How to Implement Employee Mentoring Programs

by Mary Jezioro

Jan 21, 2016 7:00:00 AM

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For companies seeking to place themselves among the leaders of their industry, one key component is having a highly trained and confident staff. Many companies fail to make their employees feel valued and important in the day to day business operations, which leads to lower retention rates and uninspired workers.

However, the use of an integrated mentoring program can be the ticket to higher employee satisfaction and better profits. 

Why Mentorship Works

Mentorship is a facilitated training process that pairs employees together so that they can work side by side to learn all the different facets of a particular job. What makes mentorship great is that it can be used at all levels of the organization to build positive working relationships.

Unlike cut and dry training programs where a single trainer stands at the front of a classroom and lectures the new hires about their responsibilities, mentorship allows trainees an opportunity to get their hands dirty through hands on experience. It also allows them to form trust with their co-workers, and ask important questions in a more direct way.

Even employees who have been with an organization for several years can be mentored by managers or team members above them, which gives all parties fluid access to communicate effectively throughout the tiers of your business. 

Staying Ahead of the Competition

A well trained mentor will be able to lead and motivate their students by engaging them in the tasks at hand. This process is often the place where new ideas are formed and employees feel they are able to make a contribution to their company's success in a meaningful way.

Whenever a new employee can ask questions about why things are done in a specific way, and can relate ideas about how to improve the process, they will become more loyal employees. Recognition of employees is a primary means of keeping them loyal and increasing productivity.

In addition, these new ideas may be the thing to keep your company ahead of the competitors because you will prove you have the insight and ability to implement more effective strategies. 

Building Your Mentorship Program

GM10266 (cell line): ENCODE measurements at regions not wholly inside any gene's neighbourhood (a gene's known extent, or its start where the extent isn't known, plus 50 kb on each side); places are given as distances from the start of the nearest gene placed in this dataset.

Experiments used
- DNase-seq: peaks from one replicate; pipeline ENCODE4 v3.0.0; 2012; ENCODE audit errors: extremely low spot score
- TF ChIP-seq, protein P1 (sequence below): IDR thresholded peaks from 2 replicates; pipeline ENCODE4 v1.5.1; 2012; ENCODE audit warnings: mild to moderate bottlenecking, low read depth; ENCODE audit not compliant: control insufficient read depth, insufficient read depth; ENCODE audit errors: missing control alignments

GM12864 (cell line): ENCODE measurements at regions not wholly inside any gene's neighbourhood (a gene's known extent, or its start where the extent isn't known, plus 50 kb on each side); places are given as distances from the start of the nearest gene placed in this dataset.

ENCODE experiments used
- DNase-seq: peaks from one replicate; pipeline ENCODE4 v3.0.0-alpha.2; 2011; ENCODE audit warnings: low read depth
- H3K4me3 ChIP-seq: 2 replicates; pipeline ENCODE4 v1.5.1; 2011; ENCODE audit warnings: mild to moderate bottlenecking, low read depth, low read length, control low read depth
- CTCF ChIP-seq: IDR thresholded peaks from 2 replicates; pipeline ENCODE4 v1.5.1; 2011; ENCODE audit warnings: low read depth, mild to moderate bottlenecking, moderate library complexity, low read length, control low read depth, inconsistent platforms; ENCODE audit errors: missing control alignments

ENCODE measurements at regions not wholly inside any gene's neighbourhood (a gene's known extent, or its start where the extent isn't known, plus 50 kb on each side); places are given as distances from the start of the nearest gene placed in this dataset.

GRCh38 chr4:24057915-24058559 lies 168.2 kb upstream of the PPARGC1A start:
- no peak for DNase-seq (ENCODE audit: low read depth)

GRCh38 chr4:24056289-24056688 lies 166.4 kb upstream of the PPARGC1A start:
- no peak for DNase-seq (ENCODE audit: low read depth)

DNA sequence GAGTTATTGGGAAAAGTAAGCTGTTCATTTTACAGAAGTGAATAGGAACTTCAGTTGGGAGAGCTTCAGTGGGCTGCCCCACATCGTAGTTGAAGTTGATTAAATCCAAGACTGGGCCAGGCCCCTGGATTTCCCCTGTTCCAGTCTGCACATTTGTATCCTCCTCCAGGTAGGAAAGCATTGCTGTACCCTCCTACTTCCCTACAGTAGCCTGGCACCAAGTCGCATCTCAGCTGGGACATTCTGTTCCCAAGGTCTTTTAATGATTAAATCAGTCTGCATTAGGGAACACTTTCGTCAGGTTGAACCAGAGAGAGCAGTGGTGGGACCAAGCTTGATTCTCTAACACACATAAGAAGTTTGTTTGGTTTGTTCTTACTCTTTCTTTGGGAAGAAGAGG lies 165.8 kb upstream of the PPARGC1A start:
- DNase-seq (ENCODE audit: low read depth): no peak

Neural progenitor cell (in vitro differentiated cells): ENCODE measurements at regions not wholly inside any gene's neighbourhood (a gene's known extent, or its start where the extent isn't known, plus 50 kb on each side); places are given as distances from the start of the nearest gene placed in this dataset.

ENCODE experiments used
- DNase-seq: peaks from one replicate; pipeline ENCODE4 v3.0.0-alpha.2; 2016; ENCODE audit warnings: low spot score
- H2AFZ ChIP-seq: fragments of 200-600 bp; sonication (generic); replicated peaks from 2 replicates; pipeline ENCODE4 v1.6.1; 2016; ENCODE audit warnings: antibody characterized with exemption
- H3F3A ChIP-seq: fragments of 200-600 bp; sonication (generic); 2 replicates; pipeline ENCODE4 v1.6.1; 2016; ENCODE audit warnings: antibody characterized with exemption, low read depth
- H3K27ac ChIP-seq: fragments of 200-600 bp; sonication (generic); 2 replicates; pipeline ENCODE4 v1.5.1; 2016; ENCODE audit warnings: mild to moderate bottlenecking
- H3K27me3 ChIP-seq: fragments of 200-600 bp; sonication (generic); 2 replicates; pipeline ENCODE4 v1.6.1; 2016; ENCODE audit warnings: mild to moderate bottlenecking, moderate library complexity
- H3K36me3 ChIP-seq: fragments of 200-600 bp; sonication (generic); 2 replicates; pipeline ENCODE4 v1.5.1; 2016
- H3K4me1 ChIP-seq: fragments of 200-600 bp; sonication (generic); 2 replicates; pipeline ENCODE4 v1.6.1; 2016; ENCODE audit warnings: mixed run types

Implementing employee mentoring programs should begin with a clear cut set of goals. Start by asking yourself which core values are most important to your operation. How can those values be accentuated as the mission of your training, and how do you foster a regard for those values in new employees?

If you are able to extend a personalized and complete vision to everyone coming on board, and show your commitment to that vision by pairing them with the most qualified team members, you will be able to create better retention from top to bottom.

You may also find that employees are more willing to mentor one another and create cross training opportunities for a more integrated work force. This makes for a wider range of skills and abilities available to your entire team. 

Conclusion

The true value of a well designed mentoring program is hard to measure, but many organizations see an immediate improvement in their employee productivity upon implementation. 71 percent of Fortune 500 companies offer professional mentoring programs to their employees.

Mentors and students alike stand to gain by creating a much closer bond to their working environment and placing more meaning in their work than just the simple completion of one task after another.

The team building that occurs naturally throughout the mentoring process will have a huge payoff in the end.

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Topics: Business Growth

blog author

Mary Jezioro

Mary Jezioro is the Vice President of SHIELD Security Systems. As the Marketing and Sales lead at SHIELD, she is focused on strategic planning and company growth. Mary is involved with the UB School of Management as former CELAA's Vice Chair, SCORE, WPO (Women President's Organization) and is also coached youth soccer. She and her husband, Ken, are proud parents of five children.